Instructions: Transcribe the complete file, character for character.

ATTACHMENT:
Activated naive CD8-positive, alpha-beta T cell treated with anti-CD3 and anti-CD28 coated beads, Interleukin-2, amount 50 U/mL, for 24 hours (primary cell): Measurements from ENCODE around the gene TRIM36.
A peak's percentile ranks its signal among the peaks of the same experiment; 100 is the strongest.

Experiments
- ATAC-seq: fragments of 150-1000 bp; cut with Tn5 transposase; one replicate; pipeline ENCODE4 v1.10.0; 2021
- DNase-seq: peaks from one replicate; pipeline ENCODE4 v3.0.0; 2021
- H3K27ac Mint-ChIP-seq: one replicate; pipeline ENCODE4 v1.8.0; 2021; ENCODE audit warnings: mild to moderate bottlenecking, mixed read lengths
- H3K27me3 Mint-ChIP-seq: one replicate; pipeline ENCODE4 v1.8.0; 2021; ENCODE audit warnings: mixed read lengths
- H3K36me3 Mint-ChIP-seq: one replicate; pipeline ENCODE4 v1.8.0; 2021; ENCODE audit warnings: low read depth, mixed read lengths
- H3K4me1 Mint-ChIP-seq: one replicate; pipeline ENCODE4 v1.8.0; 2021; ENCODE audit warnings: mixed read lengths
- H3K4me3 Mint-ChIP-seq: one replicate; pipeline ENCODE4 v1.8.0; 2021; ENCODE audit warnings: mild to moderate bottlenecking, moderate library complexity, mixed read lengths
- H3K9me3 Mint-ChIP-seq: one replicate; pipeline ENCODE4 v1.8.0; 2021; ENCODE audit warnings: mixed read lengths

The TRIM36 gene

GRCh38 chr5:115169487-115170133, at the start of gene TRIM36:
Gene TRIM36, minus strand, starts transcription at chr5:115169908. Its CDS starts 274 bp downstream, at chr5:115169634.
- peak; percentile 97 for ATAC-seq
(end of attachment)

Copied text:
Activated naive CD8-positive, alpha-beta T cell treated with anti-CD3 and anti-CD28 coated beads, Interleukin-2, amount 50 U/mL, for 24 hours (primary cell): Measurements from ENCODE around the gene TRIM36.
A peak's percentile ranks its signal among the peaks of the same experiment; 100 is the strongest.

Experiments
- ATAC-seq: fragments of 150-1000 bp; cut with Tn5 transposase; one replicate; pipeline ENCODE4 v1.10.0; 2021
- DNase-seq: peaks from one replicate; pipeline ENCODE4 v3.0.0; 2021
- H3K27ac Mint-ChIP-seq: one replicate; pipeline ENCODE4 v1.8.0; 2021; ENCODE audit warnings: mild to moderate bottlenecking, mixed read lengths
- H3K27me3 Mint-ChIP-seq: one replicate; pipeline ENCODE4 v1.8.0; 2021; ENCODE audit warnings: mixed read lengths
- H3K36me3 Mint-ChIP-seq: one replicate; pipeline ENCODE4 v1.8.0; 2021; ENCODE audit warnings: low read depth, mixed read lengths
- H3K4me1 Mint-ChIP-seq: one replicate; pipeline ENCODE4 v1.8.0; 2021; ENCODE audit warnings: mixed read lengths
- H3K4me3 Mint-ChIP-seq: one replicate; pipeline ENCODE4 v1.8.0; 2021; ENCODE audit warnings: mild to moderate bottlenecking, moderate library complexity, mixed read lengths
- H3K9me3 Mint-ChIP-seq: one replicate; pipeline ENCODE4 v1.8.0; 2021; ENCODE audit warnings: mixed read lengths

The TRIM36 gene

GRCh38 chr5:115169487-115170133, at the start of gene TRIM36:
Gene TRIM36, minus strand, starts transcription at chr5:115169908. Its CDS starts 274 bp downstream, at chr5:115169634.
- peak; percentile 97 for ATAC-seq